package Tenjin::Context;

use strict;
use warnings;
use Tenjin::Util;
use Carp;

our $VERSION = "1.000001";
$VERSION = eval $VERSION;

=head1 NAME

Tenjin::Context - In charge of managing variables passed to Tenjin templates.

=head1 SYNOPSIS

	# this module is used internally, but if you insist, it is
	# in charge of the context object:

	# in your templates (unnecessary, for illustration purposes):
	<title>[== $_context->{title} =]</title>
	# instead use:
	<title>[== $title =]</title>

=head1 DESCRIPTION

This module is in charge of managing Perl variables that are passed to
templates upon rendering for direct usage. The context object is simply
a hash-ref of key-value pairs, which are made available for templates
as "standalone variables" named for each key in the hash-ref.

This module is also in charge of the actual rendering of the templates,
or more correctly, for evaluating the Perl code created from the templates,
first integrating the context variables to them, and returning the rendered
output.

Finally, this module makes the Tenjin utility methods of L<Tenjin::Util>
available natively inside templates. See L<Tenjin::Util> for more info.

=head1 INTERNAL METHODS

=head2 new( [\%vars] )

Constructs a new context object, which is basically a hash-ref of key-value pairs
which are passed to templates as variables. If a C<$vars> hash-ref is passed
to the constructor, it will be augmented into the created object.

To illustrate the context object, suppose it looks like so:

	{
		scalar		=> 'I am a scalar',
		arrayref	=> [qw/I am an array/],
		hashref	=> 	{ i => 'am', a => 'hash-ref' },
	}

Then the variables C<$scalar>, C<$arrayref> and C<$hashref> will be available for
direct usage inside your templates, and you can dereference the variables
normally (i.e. C<@$arrayref> and C<%$hashref>).

=cut

sub new {
	my ($class, $self) = @_;

	$self ||= {};

	return bless $self, $class;
}

=head2 evaluate( $script, $template_name )

This method receives a compiled template and actually performes the evaluation
the renders it, then returning the rendered output. If Tenjin is configured
to C<use strict>, the script will be C<eval>ed under C<use strict>.

=cut

sub evaluate {
	my ($self, $script, $name) = @_;

	my $_context = $self;
	$script = ($script =~ /\A(.*)\Z/s) && $1 if $Tenjin::BYPASS_TAINT;
	my $s = $name ? "# line 1 \"$name\"\n" : '';  # line directive
	$s .= $script;

	my $ret;
	if ($Tenjin::USE_STRICT) {
		$ret = eval($s);
	} else {
		no strict;
		$ret = eval($s);
		use strict;
	}

	croak "[Tenjin] Failed rendering $name: $@" if $@;
	
	return $ret;
}

=head2 to_func( $script, [$filename] )

This method receives the script created when reading a template and wraps
it in a subroutine, C<eval>s it and returns the rendered output. This method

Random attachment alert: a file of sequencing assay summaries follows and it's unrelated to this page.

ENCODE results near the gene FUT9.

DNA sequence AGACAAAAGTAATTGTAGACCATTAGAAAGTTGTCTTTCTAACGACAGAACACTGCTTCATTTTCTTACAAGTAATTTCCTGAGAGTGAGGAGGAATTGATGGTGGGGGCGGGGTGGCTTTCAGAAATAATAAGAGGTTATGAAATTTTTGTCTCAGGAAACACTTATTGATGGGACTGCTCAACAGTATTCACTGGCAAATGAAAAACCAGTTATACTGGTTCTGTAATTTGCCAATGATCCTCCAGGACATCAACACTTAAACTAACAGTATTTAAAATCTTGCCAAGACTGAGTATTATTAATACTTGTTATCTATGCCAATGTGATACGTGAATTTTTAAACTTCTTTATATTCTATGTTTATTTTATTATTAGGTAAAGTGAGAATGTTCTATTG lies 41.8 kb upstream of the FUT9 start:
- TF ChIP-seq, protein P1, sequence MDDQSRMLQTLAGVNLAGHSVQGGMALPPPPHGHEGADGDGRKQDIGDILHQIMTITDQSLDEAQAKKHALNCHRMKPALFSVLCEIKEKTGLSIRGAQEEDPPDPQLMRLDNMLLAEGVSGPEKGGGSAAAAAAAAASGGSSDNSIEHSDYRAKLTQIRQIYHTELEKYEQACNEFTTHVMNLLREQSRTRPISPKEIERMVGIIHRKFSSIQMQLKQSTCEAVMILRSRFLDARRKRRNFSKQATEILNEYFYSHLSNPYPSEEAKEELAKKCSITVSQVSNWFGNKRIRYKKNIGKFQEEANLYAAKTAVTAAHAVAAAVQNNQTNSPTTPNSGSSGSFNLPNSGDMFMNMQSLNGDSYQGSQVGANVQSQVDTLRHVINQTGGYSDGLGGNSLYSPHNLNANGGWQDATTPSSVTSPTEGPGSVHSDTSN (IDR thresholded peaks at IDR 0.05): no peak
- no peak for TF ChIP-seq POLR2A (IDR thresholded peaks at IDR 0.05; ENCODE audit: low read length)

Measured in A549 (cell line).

is called when compiling the template.

=cut

sub to_func {
	my ($self, $script, $name) = @_;

	$script = ($script =~ /\A(.*)\Z/s) && $1 if $Tenjin::BYPASS_TAINT;
	my $s = $name ? "# line 1 \"$name\"\n" : '';  # line directive
	$s .= "sub { my (\$_context) = \@_; $script }";
	
	my $ret;
	if ($Tenjin::USE_STRICT) {
		$ret = eval($s);
	} else {
		no strict;
		$ret = eval($s);
		use strict;
	}

	croak "[Tenjin] Failed compiling $name: $@" if $@;
	
	return $ret;
}

=head2 _build_decl()

This method is in charge of making all the key-value pairs of the context
object available to templates directly by the key names. This is simply done
by traversing the key-value pairs of the context object and adding an
assignment line between a scalar variable named as the key and its appropriate
value.

=cut

sub _build_decl {
	my $self = shift;

	my $s = '';
	foreach my $k (keys %$self) {
		next if $k eq '_context';
		$s .= "my \$$k = \$_context->{'$k'}; ";
	}
	return $s;
}

=head1 UTILITY METHODS

These methods are defined in L<Tenjin::Util> and used here so they are
made available natively inside templates. See L<Tenjin::Util> for more
information.

=head2 _p( $expr )

=head2 _P( $expr )

=head2 escape( $expr )

=head2 escape_xml( $expr )

=head2 unescape_xml( $expr )

=head2 encode_url( $url )

=head2 decode_url( $url )

=head2 checked( $expr )

=head2 selected( $expr )

=head2 disabled( $expr )

=head2 nl2br( $text )

=head2 text2html( $text )

=head2 tagattr( $name, $expr, [$value] )

=head2 tagattrs( %attrs )

=head2 new_cycle( @items )

=cut

# this makes the Tenjin utility methods available to templates 'natively'
*_p = *Tenjin::Util::_p;
*_P = *Tenjin::Util::_P;
*escape = *Tenjin::Util::escape_xml;
*escape_xml = *Tenjin::Util::escape_xml;
*unescape_xml = *Tenjin::Util::unescape_xml;
*encode_url = *Tenjin::Util::encode_url;
*decode_url = *Tenjin::Util::decode_url;
*checked = *Tenjin::Util::checked;
*selected = *Tenjin::Util::selected;
*disabled = *Tenjin::Util::disabled;
*nl2br = *Tenjin::Util::nl2br;
*text2html = *Tenjin::Util::text2html;
*tagattr = *Tenjin::Util::tagattr;
*tagattrs = *Tenjin::Util::tagattrs;
*new_cycle = *Tenjin::Util::new_cycle;

1;

=head1 SEE ALSO

L<Tenjin>, L<Tenjin::Util>, L<Tenjin::Template>.

=head1 AUTHOR, LICENSE AND COPYRIGHT

See L<Tenjin>.

=cut